Sunday, November 24, 2013

Answers to Government Survey, Part 5 (Questions 6 and 7): Technology and Partnerships

Here is my answer to Questions 6 and 7 of the government survey on the future of education in Ontario. (For an explanation of the survey, and the public consultation process of which it is a part, see here.)

Question 6: How can we use technology more effectively in teaching and learning? 

I think technology is a bit of a red herring in the debates about the future of schooling. Systems that do very well internationally (such as Finland's) are quite low-tech. I'm not anti-technology, but given the expense of introducing new educational technologies, we should keep a close eye on the evidence of their effectiveness. Often there is none. I'm also concerned about the corporatization of schools that the introduction of technology makes possible (or perhaps inevitable). After all, no one stands to gain more from schools' wholesale adoption of technology-reliant pedagogy than huge tech companies. The question is, what will the students gain and at what expense?

Question 7: In summary, what are the various opportunities for partnership that can enhance the student experience, and how can they benefit parents, educators and our partners too?

 I can’t be certain, but I suspect that by “partnerships,” the writers of this question mean corporate partnerships. If that is the case, my position is that there should be no partnerships with schools. Corporations are in the business of making money; schools are public spheres where we set aside the money-making goals of the surrounding corporate world so that our children can be educated, as opposed to trained.  (Let the corporations train their own employees—why should taxpayers foot the bill for such training?) I think if politicians and administrators keep in mind this essential distinction between education and training when making curricular and other policy decisions, education in Ontario would start to move in the right direction. The title of this consultation project is From Great to Excellent, but nowhere is “excellence” defined. For me, an “excellent” education system is not one that trains excellent corporate employees, but rather one that educates future free-thinking citizens. Maybe hoping for a truly “excellent” education system is a bit utopian, but I’d choose utopian over Orwellian any day.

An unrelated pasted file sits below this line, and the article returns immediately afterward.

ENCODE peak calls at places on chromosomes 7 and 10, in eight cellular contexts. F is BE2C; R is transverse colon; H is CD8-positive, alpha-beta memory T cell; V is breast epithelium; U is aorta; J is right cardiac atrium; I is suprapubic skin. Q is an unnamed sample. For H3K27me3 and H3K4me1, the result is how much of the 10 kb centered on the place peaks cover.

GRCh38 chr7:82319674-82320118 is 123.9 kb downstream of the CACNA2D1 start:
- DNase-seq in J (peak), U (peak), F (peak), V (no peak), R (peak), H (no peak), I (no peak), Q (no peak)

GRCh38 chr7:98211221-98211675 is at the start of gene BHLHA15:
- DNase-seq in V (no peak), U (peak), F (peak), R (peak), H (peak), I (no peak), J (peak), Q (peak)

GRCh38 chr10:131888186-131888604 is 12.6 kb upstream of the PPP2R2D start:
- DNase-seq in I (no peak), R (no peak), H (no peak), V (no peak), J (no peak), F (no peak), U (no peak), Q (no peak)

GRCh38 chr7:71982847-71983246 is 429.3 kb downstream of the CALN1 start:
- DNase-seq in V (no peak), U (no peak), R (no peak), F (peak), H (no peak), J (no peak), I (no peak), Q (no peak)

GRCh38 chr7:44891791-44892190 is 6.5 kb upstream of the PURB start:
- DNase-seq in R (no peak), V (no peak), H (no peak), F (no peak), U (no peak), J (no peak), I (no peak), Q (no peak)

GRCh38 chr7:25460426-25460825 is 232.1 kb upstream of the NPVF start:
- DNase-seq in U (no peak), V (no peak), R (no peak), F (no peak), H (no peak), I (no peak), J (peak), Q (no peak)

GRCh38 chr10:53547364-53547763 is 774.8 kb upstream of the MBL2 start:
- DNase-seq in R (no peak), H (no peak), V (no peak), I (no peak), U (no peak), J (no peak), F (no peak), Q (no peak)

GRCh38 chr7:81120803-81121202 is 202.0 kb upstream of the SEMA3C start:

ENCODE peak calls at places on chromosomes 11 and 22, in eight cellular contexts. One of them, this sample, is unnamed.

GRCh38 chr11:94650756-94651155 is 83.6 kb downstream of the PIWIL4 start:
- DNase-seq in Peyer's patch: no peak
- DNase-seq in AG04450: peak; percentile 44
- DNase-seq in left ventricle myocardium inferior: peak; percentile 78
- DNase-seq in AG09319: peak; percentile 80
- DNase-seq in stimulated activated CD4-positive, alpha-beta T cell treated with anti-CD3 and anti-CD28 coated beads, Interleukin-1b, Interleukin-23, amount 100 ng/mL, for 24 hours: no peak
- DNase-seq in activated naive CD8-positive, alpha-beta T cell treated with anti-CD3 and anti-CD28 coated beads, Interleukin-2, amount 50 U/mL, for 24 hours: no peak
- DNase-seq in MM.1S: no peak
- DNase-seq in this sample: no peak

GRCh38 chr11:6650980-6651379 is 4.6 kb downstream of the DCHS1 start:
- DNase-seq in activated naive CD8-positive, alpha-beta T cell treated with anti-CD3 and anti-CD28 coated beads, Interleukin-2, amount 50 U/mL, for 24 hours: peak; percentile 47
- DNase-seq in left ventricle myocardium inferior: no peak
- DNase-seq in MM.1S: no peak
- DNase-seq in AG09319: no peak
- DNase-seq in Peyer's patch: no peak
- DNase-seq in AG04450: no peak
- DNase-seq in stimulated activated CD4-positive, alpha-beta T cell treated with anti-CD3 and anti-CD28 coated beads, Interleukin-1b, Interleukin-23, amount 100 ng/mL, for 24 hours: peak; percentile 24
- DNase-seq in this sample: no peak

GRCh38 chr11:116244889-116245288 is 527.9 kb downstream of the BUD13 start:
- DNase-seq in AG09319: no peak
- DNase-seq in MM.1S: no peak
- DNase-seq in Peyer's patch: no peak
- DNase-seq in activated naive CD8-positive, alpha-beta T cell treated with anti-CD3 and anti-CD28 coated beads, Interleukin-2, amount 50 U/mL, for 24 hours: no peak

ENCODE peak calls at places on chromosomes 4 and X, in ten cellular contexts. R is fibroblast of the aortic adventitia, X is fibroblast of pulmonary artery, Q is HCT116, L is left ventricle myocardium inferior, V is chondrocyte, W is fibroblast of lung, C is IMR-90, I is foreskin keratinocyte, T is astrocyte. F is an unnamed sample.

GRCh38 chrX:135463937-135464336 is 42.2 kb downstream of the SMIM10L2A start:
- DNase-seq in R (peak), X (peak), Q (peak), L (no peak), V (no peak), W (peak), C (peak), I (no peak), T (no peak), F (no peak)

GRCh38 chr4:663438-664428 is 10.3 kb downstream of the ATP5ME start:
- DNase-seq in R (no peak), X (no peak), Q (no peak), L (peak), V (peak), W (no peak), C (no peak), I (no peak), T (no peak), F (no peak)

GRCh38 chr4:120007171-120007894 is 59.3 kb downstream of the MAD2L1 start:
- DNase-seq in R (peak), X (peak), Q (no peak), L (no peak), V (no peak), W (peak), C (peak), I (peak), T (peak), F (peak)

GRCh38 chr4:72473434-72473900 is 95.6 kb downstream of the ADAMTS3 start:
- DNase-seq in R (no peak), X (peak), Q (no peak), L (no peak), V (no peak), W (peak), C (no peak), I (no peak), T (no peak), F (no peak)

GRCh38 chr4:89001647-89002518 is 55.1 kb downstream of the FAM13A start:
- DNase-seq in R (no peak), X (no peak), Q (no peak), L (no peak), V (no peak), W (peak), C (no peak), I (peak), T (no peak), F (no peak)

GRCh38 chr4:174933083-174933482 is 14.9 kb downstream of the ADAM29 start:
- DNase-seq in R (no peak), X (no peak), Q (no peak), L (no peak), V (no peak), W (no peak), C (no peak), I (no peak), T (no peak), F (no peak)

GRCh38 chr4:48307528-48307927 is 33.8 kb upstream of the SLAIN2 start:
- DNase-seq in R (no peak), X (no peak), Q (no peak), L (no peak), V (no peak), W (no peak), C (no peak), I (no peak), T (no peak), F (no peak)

1. I would have liked for you to have touched further on Finland's education system. What are they doing differently? Do they use any technology. It's great to make a statement like you did but it would be helpful to back it up with some more information. My opinion, everything in moderation.
    As for the last question.....I totally agree. The goal of education is to teach, not train. Schools need to get back to basic fundamentals. RRR's. I know it sounds cliche but I personally think that is where we are failing our kids. 1+1 = 2 instead of the "show me how you got that" mentality. I'm not saying there isn't a place for that but certainly not in elementary (Gr.1-5).

    1. Thanks for your comment. Since my post was one of my answers to the government's online survey about education, I didn't provide evidence to back up my claims. In general, though, I agree with you that it's important to back up statements such as the one I made about Finland and technology with reference to actual information. It's not exactly hard research, but here is a link to an article describing the low-techiness of some well-regarded school systems, including Finland's.

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